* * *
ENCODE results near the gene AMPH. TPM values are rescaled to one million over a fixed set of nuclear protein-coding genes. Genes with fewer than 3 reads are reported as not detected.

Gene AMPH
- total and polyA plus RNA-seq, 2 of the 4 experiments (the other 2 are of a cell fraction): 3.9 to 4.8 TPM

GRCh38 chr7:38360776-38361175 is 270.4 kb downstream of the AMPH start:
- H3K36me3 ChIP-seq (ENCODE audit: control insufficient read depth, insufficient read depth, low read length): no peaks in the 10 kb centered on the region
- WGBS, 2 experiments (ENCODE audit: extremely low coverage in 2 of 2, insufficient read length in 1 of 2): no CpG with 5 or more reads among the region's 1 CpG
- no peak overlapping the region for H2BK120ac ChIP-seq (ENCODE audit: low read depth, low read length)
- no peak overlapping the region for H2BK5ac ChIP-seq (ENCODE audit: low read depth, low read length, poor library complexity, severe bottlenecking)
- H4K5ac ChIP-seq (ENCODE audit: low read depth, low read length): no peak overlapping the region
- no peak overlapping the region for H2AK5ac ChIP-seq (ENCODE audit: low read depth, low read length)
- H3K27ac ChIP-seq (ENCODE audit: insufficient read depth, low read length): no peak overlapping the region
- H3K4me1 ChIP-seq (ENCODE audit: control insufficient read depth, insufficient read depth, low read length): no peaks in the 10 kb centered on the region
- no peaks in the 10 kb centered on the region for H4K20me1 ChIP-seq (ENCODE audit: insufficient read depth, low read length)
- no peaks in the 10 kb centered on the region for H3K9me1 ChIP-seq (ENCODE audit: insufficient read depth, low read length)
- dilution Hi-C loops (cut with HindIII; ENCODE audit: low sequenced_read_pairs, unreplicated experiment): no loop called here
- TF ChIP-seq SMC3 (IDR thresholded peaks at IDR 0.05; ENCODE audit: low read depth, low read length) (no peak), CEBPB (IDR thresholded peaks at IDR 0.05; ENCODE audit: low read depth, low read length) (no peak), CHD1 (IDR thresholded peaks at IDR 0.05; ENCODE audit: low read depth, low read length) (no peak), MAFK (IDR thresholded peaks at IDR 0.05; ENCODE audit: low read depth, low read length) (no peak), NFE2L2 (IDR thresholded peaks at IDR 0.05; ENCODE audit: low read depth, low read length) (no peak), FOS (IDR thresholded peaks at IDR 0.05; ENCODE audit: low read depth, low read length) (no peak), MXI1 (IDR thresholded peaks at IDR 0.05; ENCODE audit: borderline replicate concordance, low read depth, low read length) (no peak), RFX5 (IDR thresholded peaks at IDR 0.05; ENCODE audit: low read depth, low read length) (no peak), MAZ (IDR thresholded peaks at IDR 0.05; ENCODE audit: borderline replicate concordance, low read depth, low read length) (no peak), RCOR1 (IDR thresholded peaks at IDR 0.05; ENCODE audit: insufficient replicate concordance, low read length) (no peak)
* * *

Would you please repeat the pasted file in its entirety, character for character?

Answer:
ENCODE results near the gene AMPH. TPM values are rescaled to one million over a fixed set of nuclear protein-coding genes. Genes with fewer than 3 reads are reported as not detected.

Gene AMPH
- total and polyA plus RNA-seq, 2 of the 4 experiments (the other 2 are of a cell fraction): 3.9 to 4.8 TPM

GRCh38 chr7:38360776-38361175 is 270.4 kb downstream of the AMPH start:
- H3K36me3 ChIP-seq (ENCODE audit: control insufficient read depth, insufficient read depth, low read length): no peaks in the 10 kb centered on the region
- WGBS, 2 experiments (ENCODE audit: extremely low coverage in 2 of 2, insufficient read length in 1 of 2): no CpG with 5 or more reads among the region's 1 CpG
- no peak overlapping the region for H2BK120ac ChIP-seq (ENCODE audit: low read depth, low read length)
- no peak overlapping the region for H2BK5ac ChIP-seq (ENCODE audit: low read depth, low read length, poor library complexity, severe bottlenecking)
- H4K5ac ChIP-seq (ENCODE audit: low read depth, low read length): no peak overlapping the region
- no peak overlapping the region for H2AK5ac ChIP-seq (ENCODE audit: low read depth, low read length)
- H3K27ac ChIP-seq (ENCODE audit: insufficient read depth, low read length): no peak overlapping the region
- H3K4me1 ChIP-seq (ENCODE audit: control insufficient read depth, insufficient read depth, low read length): no peaks in the 10 kb centered on the region
- no peaks in the 10 kb centered on the region for H4K20me1 ChIP-seq (ENCODE audit: insufficient read depth, low read length)
- no peaks in the 10 kb centered on the region for H3K9me1 ChIP-seq (ENCODE audit: insufficient read depth, low read length)
- dilution Hi-C loops (cut with HindIII; ENCODE audit: low sequenced_read_pairs, unreplicated experiment): no loop called here
- TF ChIP-seq SMC3 (IDR thresholded peaks at IDR 0.05; ENCODE audit: low read depth, low read length) (no peak), CEBPB (IDR thresholded peaks at IDR 0.05; ENCODE audit: low read depth, low read length) (no peak), CHD1 (IDR thresholded peaks at IDR 0.05; ENCODE audit: low read depth, low read length) (no peak), MAFK (IDR thresholded peaks at IDR 0.05; ENCODE audit: low read depth, low read length) (no peak), NFE2L2 (IDR thresholded peaks at IDR 0.05; ENCODE audit: low read depth, low read length) (no peak), FOS (IDR thresholded peaks at IDR 0.05; ENCODE audit: low read depth, low read length) (no peak), MXI1 (IDR thresholded peaks at IDR 0.05; ENCODE audit: borderline replicate concordance, low read depth, low read length) (no peak), RFX5 (IDR thresholded peaks at IDR 0.05; ENCODE audit: low read depth, low read length) (no peak), MAZ (IDR thresholded peaks at IDR 0.05; ENCODE audit: borderline replicate concordance, low read depth, low read length) (no peak), RCOR1 (IDR thresholded peaks at IDR 0.05; ENCODE audit: insufficient replicate concordance, low read length) (no peak)